08/01/2022, 18.05
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Sri Lanka seeks to reassure India ahead of Chinese tracking ship’s docking at Hambantota

by Arundathie Abeysinghe

The vessel is set to arrive on 11 August; India is none too pleased, afraid that China is using Sri Lanka as a military outpost. Chinese-built ports within the Belt and Road Initiative are the main target. China and India are Sri Lanka’s main creditors at a time when the island nation is struggling with an unprecedented economic crisis.

Colombo (AsiaNews) – Sri Lanka is in talks with India and China to find an amicable solution to the imminent docking of China’s Yuan Wan 5 class tracking vessel at the Hambantota International Port.

According to sources from the Belt & Road Initiative Sri Lanka (BRISL), a Colombo-based think tank,[*] the Yuan Wang 5 will dock in Hambantota on 11 August and stay for a week.

The Chinese vessel recently completed a maritime monitoring mission for the launch of the Wentian Laboratory cabin module of the Tiangong space station.

After refuelling, the Yuan Wang 5 is expected to resume "space tracking, satellite control and research activities" in the northwestern Indian Ocean until September.

India is closely monitoring what is going on in its southern neighbour.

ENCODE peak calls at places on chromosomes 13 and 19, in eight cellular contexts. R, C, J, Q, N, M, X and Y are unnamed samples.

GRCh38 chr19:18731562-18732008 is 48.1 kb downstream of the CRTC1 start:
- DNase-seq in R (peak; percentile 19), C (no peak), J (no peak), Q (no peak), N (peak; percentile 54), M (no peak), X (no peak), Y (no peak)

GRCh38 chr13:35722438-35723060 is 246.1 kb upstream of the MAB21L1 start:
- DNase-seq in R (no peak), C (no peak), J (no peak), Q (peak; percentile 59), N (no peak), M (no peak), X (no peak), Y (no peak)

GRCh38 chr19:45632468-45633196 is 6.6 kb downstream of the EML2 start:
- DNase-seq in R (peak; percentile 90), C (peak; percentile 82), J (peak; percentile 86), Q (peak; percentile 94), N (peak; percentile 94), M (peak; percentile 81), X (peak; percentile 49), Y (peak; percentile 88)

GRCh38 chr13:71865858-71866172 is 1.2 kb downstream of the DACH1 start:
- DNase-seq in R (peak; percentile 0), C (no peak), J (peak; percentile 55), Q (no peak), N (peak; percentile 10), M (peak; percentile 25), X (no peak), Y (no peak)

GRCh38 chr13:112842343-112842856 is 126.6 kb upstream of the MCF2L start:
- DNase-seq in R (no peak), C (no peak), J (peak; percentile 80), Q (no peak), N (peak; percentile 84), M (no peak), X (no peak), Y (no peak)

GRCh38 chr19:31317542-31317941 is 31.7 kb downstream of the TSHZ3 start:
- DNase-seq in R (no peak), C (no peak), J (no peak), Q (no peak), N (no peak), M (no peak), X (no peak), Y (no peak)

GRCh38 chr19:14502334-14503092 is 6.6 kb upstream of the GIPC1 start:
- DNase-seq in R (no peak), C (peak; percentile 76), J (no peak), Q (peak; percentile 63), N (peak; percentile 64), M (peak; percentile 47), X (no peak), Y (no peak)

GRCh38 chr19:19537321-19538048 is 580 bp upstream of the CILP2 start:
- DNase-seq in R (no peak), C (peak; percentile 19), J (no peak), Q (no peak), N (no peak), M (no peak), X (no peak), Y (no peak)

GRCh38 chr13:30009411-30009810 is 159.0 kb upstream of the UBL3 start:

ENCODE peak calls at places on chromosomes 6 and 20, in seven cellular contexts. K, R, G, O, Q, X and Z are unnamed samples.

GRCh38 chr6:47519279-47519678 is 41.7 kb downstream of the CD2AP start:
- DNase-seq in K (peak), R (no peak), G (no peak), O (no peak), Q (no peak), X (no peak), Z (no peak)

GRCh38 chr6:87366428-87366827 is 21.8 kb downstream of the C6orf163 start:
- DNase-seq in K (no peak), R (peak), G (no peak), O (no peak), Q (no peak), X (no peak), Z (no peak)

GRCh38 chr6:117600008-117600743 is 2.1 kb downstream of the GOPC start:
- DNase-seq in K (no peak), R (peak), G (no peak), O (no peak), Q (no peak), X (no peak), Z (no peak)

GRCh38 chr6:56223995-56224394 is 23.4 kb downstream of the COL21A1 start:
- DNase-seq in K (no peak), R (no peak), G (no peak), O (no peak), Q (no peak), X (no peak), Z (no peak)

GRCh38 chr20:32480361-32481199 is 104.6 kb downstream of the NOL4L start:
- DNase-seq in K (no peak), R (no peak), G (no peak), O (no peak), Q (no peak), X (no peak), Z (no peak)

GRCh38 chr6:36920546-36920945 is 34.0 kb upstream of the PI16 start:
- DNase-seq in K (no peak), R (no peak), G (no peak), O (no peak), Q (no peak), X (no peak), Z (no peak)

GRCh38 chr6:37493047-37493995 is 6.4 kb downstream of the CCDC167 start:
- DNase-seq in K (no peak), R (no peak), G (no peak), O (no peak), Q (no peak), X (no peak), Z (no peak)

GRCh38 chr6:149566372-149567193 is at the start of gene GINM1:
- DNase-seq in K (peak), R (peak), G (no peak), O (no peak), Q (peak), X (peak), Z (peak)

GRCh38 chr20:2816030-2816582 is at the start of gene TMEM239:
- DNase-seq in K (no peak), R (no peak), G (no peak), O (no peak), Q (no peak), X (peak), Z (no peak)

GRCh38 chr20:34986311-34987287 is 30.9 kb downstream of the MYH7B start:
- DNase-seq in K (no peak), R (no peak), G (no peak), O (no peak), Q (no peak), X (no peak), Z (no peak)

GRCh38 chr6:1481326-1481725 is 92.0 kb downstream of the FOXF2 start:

Chinese ships first arrived at Sri Lankan ports as far back at the 15th century, during the age of the great Chinese admiral Zheng, BRISL sources noted.

However, China’s activism in Sri Lanka has caused concern in India; for this reason, it is apprehensive of any development that could bear on its “security and economic interests” in the island nation, and “will take the necessary measures to safeguard them.”

India has been monitoring Chinese-built ports of call, from Myanmar to East Africa, part of the Belt and Road Initiative, seen as "a direct challenge to India's interests" since they could be used as military outposts.

Sri Lanka too will monitor any development that might affect India’s security and economic interests and take any step to protect them.

The Sri Lankan Foreign Ministry, the Port Authority of Sri Lanka (SLPA), and the Sri Lankan Defence Ministry authorised the Yuan Wang 5 to dock weeks ago before the new president, Ranil Wickremesinghe, took office.

This raised some eyebrows in India over the timing of the visit to the Chinese-built and run Hambantota Port, undoubtedly seen as an attempt to take advantage of Sri Lanka’s political crisis.

The last time, a Chinese Navy ship visited Sri Lanka was in 2014, when a submarine docked in Colombo; this angered New Delhi, where the issue was taken up at the “highest level”.

According to leading government sources, Sri Lanka must manage the situation at a time when the government is negotiating debt restructuring, with India and China as its two largest creditors.

For the South Asian country, which is going through a deep economic crisis, Chinese and Indian cooperation are crucial. However, some observers see the visit by the Yuan Wang 5 as a great opportunity for Sri Lanka and other countries in the region to learn how to develop their own space programmes.

[*] BRISL is an educational and consulting platform centred on cultural, business and technological cooperation under the Belt & Road Initiative (BRI).

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